Casualty departments could be harming rather than helping patients with serious injuries, experts claim.
Some emergency care treatments are not properly tested
Many treatments used are untested and potentially dangerous, says Professor Ian Roberts of the London School of Hygiene and Tropical Medicine.
The use of steroid drugs to reduce brain swelling was already known to cause "industrial slaughter", the BA Festival of Science in Norwich heard.
He also raised concerns about other common trauma treatments.
Professor Roberts said trauma care suffered because it mainly affected the poor.
"If you live in a poor and dangerous urban environment you're more likely to experience violence, get run over or have a dangerous job."
He said that when he started analysing trials of trauma treatments he ran into "an evidential black hole".
This led directly to his involvement in the Medical Research Council's Crash trial, which looked into the effectiveness of corticosteroids for treating traumatic brain injury.
The aim was to recruit 20,000 patients from around the world who would be randomly allocated corticosteroids.
But the results, published in 2004 in The Lancet medical journal, were so striking the trial was stopped after only 10,000 patients had been recruited from 239 hospitals in 49 countries.
According to the findings, corticosteroids raised the risk of death from 18% to 21%.
Professor Roberts said: "That's industrial slaughter because thousands of people get treated with this drug."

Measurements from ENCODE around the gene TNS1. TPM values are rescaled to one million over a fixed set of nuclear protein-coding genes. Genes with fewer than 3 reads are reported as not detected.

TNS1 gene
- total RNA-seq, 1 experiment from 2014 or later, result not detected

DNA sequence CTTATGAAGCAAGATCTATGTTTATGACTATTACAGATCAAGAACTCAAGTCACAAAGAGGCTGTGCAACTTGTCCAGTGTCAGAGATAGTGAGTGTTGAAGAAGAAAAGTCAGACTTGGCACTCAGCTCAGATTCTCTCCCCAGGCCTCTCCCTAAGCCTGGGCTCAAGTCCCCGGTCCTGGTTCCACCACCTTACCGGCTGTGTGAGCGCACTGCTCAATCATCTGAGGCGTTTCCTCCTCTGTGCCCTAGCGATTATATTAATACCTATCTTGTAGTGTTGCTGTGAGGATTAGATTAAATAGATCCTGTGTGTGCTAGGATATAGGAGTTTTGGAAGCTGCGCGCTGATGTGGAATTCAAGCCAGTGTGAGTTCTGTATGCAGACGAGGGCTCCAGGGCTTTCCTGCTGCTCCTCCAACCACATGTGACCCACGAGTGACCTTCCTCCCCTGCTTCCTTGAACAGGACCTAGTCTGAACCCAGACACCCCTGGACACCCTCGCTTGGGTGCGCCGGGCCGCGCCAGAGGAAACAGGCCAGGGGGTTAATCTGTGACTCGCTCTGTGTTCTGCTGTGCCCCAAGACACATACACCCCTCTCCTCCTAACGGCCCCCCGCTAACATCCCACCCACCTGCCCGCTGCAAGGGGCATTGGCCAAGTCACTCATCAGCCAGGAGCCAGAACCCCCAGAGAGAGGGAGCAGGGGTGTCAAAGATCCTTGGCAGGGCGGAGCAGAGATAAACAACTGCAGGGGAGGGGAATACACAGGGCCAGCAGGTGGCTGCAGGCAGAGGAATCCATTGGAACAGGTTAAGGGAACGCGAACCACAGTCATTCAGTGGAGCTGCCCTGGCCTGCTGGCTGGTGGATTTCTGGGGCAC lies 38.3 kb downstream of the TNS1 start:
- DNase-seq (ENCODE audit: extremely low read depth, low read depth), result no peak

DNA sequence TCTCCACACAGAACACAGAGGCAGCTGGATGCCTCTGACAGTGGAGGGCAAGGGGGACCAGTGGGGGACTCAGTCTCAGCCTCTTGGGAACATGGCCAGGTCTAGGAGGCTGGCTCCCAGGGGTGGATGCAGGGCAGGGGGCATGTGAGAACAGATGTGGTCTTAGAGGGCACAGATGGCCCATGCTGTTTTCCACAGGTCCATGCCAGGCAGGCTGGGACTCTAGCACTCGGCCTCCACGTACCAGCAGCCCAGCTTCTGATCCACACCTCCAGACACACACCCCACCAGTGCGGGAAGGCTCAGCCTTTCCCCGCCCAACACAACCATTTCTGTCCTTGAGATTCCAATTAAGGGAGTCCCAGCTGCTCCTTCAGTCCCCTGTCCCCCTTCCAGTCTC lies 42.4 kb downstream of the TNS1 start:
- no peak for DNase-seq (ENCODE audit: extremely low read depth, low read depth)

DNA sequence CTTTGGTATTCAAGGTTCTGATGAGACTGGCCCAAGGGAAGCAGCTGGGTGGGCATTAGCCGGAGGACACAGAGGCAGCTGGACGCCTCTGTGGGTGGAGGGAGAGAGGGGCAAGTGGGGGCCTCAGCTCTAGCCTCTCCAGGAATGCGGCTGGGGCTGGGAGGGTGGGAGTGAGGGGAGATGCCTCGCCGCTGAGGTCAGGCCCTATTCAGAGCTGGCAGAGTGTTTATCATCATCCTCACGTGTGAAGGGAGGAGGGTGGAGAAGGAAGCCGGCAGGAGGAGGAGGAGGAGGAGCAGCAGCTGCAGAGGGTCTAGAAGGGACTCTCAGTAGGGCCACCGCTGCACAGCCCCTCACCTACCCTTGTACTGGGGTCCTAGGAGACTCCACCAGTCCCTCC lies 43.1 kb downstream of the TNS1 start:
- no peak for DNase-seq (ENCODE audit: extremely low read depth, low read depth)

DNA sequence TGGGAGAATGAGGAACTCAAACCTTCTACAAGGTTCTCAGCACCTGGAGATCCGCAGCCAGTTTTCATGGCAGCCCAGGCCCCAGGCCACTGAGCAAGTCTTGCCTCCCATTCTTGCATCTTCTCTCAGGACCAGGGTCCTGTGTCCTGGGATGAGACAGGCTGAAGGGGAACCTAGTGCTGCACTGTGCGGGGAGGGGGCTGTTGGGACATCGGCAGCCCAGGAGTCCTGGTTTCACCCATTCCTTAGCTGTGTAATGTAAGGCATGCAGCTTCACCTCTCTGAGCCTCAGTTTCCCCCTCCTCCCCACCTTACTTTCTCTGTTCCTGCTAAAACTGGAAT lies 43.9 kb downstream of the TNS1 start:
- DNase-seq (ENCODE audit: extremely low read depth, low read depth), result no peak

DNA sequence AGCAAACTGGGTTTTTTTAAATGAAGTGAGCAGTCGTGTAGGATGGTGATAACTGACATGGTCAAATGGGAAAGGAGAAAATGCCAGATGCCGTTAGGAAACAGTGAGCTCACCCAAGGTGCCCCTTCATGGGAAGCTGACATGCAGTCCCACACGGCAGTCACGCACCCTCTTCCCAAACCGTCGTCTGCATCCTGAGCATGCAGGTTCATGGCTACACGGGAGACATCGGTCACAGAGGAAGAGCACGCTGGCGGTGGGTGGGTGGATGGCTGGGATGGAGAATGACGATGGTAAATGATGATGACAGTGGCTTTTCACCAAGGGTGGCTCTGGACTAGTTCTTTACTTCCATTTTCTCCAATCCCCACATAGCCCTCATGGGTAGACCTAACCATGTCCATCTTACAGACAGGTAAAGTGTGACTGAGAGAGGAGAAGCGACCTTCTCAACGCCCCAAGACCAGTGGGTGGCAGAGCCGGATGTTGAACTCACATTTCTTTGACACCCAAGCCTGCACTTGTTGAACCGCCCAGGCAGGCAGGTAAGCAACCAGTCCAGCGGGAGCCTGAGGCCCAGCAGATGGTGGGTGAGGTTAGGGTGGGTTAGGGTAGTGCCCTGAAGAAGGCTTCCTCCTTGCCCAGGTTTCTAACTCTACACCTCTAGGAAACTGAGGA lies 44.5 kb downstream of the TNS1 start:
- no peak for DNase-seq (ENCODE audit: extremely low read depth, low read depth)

He said question marks also loom over other treatments for severely injured patients in intensive care units.
What testing the treatments had been subjected to involved very small numbers of patients, leading to enormous uncertainty about the results, he said.
Hyperventilation treatment to lower brain blood pressure, for example, had only been tested with one randomly controlled trial involving 77 patients.
Each day more than 300,000 people around the world are severely injured, of whom about 10,000 die. The leading causes are road traffic accidents and violence, from crime or war.
Professor Roberts said injury accounted for 7% of the total disease burden in the UK, yet attracted only 0.3% of research spending.
He acknowledged obtaining the necessary consent to conduct randomly controlled trials with severely injured patients was not easy, but said this was no excuse for not carrying them out.
But he added: "You either accept that patients go into randomly controlled trials without their own consent, or you say patients will always be exposed to untested treatment."
A Department of Health spokeswoman said: "As Professor Roberts indicated, there are great difficulties involved in studying patients with severe injuries.
"However, if there is mounting evidence of adverse drug reactions, the regulator has processes in place to investigate further."
And Martin Shalley, president of the British Association for Emergency Medicine, said: "A lot of the treatments that were postulated for the treatment of trauma have not been subject to gold standard trials.
"This is partly because a lot of them would be difficult to do, and if the patents have run out, companies wouldn't really wish to perform trials as there is nothing in it for them."